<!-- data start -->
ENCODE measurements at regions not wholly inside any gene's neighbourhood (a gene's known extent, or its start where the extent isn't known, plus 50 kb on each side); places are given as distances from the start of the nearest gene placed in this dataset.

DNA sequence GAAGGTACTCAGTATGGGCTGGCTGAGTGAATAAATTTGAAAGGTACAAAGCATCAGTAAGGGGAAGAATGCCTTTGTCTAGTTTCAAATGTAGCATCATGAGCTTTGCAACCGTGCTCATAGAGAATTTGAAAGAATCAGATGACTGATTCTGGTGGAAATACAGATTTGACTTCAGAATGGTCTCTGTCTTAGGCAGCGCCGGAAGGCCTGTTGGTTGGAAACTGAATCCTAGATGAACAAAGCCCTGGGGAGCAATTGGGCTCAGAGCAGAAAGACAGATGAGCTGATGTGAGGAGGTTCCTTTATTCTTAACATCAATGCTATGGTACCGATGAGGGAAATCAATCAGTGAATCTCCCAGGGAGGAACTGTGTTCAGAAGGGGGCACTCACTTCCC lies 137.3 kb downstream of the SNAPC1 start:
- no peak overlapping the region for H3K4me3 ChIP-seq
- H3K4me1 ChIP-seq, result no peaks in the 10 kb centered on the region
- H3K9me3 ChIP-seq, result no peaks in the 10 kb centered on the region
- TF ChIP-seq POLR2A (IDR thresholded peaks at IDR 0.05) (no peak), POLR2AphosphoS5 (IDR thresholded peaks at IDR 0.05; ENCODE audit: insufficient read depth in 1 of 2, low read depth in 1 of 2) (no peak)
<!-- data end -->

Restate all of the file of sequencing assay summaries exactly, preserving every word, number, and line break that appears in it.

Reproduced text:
ENCODE measurements at regions not wholly inside any gene's neighbourhood (a gene's known extent, or its start where the extent isn't known, plus 50 kb on each side); places are given as distances from the start of the nearest gene placed in this dataset.

DNA sequence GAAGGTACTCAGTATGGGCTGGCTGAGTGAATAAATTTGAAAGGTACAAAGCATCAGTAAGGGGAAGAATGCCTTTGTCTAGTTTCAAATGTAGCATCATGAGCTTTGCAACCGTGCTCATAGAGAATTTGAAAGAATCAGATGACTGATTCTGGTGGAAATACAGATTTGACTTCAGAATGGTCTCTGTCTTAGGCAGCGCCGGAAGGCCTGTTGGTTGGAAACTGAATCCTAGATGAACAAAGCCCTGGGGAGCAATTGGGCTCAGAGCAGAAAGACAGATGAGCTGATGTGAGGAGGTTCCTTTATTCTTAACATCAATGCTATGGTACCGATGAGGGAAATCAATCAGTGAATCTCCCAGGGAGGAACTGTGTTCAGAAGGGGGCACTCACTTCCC lies 137.3 kb downstream of the SNAPC1 start:
- no peak overlapping the region for H3K4me3 ChIP-seq
- H3K4me1 ChIP-seq, result no peaks in the 10 kb centered on the region
- H3K9me3 ChIP-seq, result no peaks in the 10 kb centered on the region
- TF ChIP-seq POLR2A (IDR thresholded peaks at IDR 0.05) (no peak), POLR2AphosphoS5 (IDR thresholded peaks at IDR 0.05; ENCODE audit: insufficient read depth in 1 of 2, low read depth in 1 of 2) (no peak)